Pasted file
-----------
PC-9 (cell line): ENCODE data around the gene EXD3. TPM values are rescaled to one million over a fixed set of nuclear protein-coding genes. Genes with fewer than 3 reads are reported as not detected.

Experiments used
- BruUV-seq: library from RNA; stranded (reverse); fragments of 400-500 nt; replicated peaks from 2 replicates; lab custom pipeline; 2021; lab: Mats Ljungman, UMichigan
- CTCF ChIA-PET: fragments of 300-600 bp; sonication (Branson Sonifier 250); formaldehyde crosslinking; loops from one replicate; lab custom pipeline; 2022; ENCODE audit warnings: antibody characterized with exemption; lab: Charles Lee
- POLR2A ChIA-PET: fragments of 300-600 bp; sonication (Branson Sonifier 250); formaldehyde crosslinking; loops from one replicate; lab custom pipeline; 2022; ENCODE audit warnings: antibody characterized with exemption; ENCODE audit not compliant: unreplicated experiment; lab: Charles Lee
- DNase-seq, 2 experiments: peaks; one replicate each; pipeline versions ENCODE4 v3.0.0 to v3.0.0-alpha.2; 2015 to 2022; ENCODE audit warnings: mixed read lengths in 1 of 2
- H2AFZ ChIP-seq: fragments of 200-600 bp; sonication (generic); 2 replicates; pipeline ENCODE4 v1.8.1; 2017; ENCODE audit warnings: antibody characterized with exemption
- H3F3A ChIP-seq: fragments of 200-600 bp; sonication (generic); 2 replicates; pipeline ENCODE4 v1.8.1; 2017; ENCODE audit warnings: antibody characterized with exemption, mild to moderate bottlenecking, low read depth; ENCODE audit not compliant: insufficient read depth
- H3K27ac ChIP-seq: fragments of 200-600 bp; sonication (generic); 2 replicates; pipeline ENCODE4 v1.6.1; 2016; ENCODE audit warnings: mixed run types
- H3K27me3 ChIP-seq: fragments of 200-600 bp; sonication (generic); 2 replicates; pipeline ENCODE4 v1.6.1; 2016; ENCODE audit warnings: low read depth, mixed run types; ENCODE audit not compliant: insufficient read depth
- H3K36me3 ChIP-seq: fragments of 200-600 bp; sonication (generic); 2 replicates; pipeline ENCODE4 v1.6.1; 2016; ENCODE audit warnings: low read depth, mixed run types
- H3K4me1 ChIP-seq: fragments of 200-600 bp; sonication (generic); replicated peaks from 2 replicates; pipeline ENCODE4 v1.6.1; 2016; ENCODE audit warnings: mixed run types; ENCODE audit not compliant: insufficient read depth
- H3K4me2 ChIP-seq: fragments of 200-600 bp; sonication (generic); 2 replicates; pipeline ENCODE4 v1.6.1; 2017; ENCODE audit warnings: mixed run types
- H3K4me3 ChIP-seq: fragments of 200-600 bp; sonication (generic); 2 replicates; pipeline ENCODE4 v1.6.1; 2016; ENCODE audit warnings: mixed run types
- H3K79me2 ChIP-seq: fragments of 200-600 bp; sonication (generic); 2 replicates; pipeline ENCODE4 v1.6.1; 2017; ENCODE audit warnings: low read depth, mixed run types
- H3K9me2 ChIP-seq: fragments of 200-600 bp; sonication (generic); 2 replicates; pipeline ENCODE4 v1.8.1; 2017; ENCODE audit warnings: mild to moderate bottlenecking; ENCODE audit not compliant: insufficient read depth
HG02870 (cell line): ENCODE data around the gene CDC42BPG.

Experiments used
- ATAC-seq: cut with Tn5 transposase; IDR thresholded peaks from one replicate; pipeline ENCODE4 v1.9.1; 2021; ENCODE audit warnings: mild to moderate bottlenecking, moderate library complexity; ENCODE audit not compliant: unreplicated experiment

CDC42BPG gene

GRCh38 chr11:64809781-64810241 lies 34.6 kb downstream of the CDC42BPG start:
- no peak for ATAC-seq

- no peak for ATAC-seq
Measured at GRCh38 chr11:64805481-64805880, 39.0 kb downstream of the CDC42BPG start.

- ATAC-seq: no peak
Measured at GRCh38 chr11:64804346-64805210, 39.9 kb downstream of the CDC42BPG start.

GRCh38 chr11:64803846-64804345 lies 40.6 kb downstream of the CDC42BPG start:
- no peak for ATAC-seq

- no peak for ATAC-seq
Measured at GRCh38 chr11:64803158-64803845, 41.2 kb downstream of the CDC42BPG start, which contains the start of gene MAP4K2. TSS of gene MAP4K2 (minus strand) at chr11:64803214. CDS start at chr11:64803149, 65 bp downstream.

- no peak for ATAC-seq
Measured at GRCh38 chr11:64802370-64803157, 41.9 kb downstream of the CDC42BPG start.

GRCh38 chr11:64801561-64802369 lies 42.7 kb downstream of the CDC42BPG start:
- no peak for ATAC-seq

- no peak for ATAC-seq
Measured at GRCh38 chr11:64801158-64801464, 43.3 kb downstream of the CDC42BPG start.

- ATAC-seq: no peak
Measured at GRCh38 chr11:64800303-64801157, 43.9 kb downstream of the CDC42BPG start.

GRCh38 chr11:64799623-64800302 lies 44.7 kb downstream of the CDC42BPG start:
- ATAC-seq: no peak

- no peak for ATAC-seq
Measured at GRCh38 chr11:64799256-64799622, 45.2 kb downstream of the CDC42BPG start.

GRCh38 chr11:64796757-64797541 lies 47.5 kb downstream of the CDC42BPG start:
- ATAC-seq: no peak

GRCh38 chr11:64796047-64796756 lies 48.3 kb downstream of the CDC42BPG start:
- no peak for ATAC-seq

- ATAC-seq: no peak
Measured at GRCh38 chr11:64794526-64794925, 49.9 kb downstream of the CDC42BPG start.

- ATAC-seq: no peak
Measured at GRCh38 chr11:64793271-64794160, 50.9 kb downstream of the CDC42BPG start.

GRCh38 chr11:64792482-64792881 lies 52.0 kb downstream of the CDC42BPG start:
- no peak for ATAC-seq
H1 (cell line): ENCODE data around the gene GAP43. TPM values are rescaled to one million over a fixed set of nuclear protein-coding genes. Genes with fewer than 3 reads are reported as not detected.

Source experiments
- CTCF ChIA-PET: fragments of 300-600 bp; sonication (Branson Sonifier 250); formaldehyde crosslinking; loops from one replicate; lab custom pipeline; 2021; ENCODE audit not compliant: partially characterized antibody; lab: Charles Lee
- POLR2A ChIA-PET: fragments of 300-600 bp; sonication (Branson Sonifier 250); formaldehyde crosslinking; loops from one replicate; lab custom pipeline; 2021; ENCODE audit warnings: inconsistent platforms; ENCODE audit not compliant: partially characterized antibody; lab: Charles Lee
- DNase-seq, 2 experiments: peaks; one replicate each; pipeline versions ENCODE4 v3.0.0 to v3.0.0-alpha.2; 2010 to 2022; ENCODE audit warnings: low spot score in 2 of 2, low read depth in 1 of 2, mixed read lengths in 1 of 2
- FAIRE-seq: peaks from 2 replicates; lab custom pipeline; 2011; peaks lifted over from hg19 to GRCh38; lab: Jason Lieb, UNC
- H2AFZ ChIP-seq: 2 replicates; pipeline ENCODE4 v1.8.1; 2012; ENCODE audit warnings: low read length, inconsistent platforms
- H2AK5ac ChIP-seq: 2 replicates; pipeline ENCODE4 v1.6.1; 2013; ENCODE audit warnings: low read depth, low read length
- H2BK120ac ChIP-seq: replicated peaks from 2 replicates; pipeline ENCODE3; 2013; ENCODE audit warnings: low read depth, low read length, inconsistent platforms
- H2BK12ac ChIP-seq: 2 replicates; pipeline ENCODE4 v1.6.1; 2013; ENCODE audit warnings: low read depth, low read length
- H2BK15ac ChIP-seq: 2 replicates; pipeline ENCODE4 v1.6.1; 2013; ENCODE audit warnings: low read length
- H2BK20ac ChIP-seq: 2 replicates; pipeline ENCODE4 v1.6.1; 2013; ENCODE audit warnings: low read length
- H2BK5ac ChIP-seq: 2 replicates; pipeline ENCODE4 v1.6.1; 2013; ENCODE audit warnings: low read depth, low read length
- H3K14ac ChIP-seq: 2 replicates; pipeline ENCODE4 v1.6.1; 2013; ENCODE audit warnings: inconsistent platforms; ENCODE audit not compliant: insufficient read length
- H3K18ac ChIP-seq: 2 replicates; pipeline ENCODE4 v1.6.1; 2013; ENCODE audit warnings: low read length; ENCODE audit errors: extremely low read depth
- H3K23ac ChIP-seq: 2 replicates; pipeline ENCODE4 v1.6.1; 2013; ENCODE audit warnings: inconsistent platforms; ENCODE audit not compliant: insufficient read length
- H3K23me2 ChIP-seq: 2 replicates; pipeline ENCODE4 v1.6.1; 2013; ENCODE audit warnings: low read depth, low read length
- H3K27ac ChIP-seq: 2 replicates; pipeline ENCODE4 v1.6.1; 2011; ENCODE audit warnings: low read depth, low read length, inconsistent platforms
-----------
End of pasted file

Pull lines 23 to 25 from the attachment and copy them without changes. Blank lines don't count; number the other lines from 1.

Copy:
- no peak for ATAC-seq
Measured at GRCh38 chr11:64805481-64805880, 39.0 kb downstream of the CDC42BPG start.

- ATAC-seq: no peak